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39.13 SRFI-16 - case-lambda

The syntactic form case-lambda creates procedures, just like lambda, but has syntactic extensions for writing procedures of varying arity easier.

The syntax of the case-lambda form is defined in the following EBNF grammar.

   --> (case-lambda <case-lambda-clause>)
   --> (<formals> <definition-or-command>*)
   --> (<identifier>*)
     | (<identifier>* . <identifier>)
     | <identifier>

The value returned by a case-lambda form is a procedure which matches the number of actual arguments against the formals in the various clauses, in order. Formals means a formal argument list just like with lambda (see Lambda). The first matching clause is selected, the corresponding values from the actual parameter list are bound to the variable names in the clauses and the body of the clause is evaluated. If no clause matches, an error is signalled.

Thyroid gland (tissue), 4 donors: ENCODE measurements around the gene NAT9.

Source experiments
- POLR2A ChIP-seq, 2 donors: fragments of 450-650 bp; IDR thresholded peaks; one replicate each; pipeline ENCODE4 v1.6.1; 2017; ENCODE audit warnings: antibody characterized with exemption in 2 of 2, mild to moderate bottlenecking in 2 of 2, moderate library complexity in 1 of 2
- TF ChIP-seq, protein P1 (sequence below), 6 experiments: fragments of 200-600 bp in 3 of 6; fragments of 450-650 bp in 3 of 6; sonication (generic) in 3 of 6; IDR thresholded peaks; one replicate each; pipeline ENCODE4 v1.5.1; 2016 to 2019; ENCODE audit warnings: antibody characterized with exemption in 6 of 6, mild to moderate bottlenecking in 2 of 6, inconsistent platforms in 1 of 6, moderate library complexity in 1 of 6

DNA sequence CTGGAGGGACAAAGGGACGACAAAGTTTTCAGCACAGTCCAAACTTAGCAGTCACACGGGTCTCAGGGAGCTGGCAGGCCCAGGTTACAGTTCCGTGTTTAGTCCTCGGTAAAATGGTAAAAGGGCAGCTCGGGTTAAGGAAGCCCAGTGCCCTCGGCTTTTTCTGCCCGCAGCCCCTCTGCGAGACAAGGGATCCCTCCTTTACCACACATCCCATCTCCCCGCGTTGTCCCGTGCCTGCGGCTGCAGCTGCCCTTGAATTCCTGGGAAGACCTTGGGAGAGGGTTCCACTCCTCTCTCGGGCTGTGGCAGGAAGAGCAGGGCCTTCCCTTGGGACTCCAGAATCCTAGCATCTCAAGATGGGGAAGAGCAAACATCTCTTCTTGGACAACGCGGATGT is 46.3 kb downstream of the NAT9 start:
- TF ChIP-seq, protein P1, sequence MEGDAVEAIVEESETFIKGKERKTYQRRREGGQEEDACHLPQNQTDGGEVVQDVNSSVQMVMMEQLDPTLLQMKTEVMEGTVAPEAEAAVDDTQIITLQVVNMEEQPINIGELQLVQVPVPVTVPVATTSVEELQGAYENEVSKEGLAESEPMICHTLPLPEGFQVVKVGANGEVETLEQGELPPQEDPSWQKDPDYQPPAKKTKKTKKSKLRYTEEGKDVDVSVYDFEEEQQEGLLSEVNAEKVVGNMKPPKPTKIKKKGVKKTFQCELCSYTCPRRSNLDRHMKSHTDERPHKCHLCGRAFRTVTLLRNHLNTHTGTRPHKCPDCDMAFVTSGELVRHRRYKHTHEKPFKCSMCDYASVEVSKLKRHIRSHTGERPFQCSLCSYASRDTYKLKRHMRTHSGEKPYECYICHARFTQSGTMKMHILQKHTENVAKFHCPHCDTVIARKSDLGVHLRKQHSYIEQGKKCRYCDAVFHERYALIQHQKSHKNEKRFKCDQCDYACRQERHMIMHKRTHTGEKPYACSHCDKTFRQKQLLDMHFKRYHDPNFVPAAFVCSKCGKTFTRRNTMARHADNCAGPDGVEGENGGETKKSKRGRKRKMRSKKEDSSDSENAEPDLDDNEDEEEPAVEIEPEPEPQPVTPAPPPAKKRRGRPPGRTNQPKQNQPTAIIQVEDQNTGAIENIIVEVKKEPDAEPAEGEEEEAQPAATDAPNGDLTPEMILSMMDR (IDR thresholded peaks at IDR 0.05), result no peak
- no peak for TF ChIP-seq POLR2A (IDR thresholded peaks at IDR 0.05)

The following (silly) definition creates a procedure foo which acts differently, depending on the number of actual arguments. If one argument is given, the constant #t is returned, two arguments are added and if more arguments are passed, their product is calculated.

(define foo (case-lambda
              ((x) #t)
              ((x y) (+ x y))
                (apply * z))))
(foo 'bar)
(foo 2 4)
(foo 3 3 3)

The last expression evaluates to 1 because the last clause is matched, z is bound to the empty list and the following multiplication, applied to zero arguments, yields 1.